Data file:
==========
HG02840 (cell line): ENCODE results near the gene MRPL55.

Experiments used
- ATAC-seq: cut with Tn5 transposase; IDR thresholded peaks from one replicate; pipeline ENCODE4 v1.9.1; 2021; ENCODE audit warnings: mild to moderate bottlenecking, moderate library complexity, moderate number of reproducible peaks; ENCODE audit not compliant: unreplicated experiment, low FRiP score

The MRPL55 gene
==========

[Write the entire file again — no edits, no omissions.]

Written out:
HG02840 (cell line): ENCODE results near the gene MRPL55.

Experiments used
- ATAC-seq: cut with Tn5 transposase; IDR thresholded peaks from one replicate; pipeline ENCODE4 v1.9.1; 2021; ENCODE audit warnings: mild to moderate bottlenecking, moderate library complexity, moderate number of reproducible peaks; ENCODE audit not compliant: unreplicated experiment, low FRiP score

The MRPL55 gene